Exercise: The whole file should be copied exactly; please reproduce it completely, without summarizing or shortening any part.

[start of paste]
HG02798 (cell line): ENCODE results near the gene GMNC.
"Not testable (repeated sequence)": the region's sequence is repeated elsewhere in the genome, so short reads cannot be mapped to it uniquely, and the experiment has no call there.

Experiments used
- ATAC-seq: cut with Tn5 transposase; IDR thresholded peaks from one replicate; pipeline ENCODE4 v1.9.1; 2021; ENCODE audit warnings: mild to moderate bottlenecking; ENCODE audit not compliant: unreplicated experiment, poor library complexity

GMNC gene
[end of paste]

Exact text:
HG02798 (cell line): ENCODE results near the gene GMNC.
"Not testable (repeated sequence)": the region's sequence is repeated elsewhere in the genome, so short reads cannot be mapped to it uniquely, and the experiment has no call there.

Experiments used
- ATAC-seq: cut with Tn5 transposase; IDR thresholded peaks from one replicate; pipeline ENCODE4 v1.9.1; 2021; ENCODE audit warnings: mild to moderate bottlenecking; ENCODE audit not compliant: unreplicated experiment, poor library complexity

GMNC gene